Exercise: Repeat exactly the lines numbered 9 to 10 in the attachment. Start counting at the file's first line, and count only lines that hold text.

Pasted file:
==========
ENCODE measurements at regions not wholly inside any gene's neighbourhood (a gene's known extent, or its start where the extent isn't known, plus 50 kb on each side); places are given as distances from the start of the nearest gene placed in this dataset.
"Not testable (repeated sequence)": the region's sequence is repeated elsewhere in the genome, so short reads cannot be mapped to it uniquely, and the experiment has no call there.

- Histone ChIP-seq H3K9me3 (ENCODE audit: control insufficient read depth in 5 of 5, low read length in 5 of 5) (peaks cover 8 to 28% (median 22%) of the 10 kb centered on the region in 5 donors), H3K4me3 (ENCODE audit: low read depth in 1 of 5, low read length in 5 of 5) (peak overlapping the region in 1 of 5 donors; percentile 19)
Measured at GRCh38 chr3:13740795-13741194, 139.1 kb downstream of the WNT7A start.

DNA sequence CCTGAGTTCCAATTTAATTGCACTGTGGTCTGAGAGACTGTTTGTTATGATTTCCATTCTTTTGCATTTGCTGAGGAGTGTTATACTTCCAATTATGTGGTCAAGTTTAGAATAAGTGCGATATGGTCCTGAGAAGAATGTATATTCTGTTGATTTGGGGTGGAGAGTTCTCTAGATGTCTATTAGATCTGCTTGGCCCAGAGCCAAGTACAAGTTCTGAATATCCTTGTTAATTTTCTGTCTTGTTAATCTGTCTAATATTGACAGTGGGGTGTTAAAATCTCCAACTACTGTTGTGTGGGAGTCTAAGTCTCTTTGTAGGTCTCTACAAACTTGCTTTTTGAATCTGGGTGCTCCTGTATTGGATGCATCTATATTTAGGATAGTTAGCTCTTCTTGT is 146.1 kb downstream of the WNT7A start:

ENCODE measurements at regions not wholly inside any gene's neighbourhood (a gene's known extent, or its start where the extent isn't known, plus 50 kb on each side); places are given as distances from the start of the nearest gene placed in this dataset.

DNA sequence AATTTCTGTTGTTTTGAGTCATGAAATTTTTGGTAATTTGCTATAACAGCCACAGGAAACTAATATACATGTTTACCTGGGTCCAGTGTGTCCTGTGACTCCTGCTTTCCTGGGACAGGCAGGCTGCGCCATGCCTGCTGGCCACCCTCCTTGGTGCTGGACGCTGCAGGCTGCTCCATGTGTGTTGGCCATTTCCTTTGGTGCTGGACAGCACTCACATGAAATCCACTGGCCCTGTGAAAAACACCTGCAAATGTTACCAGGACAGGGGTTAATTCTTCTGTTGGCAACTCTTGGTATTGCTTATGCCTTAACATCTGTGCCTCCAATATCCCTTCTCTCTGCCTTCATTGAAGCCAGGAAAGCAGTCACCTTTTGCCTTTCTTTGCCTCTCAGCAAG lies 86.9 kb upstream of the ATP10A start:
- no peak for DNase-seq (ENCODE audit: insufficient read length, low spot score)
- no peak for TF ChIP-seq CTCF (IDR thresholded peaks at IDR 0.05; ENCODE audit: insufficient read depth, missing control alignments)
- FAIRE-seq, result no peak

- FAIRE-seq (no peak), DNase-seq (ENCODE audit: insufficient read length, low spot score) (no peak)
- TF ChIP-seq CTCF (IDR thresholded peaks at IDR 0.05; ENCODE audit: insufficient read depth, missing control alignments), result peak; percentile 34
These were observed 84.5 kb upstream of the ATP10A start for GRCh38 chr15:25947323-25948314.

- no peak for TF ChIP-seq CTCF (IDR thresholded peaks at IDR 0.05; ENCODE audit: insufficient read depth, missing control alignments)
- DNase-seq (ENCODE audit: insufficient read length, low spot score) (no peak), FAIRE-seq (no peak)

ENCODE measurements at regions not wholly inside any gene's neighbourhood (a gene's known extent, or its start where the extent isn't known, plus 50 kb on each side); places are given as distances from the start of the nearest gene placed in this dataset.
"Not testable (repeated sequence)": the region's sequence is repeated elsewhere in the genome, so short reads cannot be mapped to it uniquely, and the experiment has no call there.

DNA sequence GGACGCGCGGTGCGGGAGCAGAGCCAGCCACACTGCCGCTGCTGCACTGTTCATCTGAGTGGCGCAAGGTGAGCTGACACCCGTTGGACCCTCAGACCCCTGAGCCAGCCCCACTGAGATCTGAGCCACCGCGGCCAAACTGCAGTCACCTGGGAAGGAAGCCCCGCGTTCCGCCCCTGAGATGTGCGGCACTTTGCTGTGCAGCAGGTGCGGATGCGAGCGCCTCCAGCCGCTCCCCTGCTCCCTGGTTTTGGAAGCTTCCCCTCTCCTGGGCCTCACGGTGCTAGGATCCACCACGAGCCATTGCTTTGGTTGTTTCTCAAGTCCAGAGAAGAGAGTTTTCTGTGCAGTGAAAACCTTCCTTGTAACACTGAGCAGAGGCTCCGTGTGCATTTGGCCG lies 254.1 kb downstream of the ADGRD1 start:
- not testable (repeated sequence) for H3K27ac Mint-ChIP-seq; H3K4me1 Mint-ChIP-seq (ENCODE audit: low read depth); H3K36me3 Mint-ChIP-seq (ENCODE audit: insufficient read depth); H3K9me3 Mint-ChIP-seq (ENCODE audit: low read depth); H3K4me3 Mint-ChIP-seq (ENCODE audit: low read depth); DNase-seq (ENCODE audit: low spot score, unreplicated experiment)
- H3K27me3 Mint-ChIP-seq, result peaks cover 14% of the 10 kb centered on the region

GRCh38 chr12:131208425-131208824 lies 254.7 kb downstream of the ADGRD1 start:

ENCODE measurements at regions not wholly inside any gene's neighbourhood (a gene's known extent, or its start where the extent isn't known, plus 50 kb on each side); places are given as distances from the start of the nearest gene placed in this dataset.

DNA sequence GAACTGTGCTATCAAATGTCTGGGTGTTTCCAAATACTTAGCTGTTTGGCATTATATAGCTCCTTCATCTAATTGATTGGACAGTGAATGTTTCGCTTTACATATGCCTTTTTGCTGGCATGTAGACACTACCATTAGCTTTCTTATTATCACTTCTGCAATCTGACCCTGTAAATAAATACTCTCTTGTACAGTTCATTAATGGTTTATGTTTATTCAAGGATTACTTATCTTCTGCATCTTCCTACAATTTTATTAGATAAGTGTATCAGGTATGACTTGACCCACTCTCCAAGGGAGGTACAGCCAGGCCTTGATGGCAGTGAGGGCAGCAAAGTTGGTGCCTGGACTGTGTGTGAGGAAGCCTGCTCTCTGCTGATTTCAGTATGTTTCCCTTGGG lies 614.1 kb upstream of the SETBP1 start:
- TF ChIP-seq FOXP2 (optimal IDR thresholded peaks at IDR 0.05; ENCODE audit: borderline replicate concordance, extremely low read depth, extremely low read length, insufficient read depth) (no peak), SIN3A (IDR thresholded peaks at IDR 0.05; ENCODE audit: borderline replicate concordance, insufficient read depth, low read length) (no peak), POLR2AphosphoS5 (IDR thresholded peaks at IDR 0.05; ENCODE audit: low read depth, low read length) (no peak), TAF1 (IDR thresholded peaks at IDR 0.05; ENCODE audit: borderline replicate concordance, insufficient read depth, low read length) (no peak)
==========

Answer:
- no peak for TF ChIP-seq CTCF (IDR thresholded peaks at IDR 0.05; ENCODE audit: insufficient read depth, missing control alignments)
- FAIRE-seq, result no peak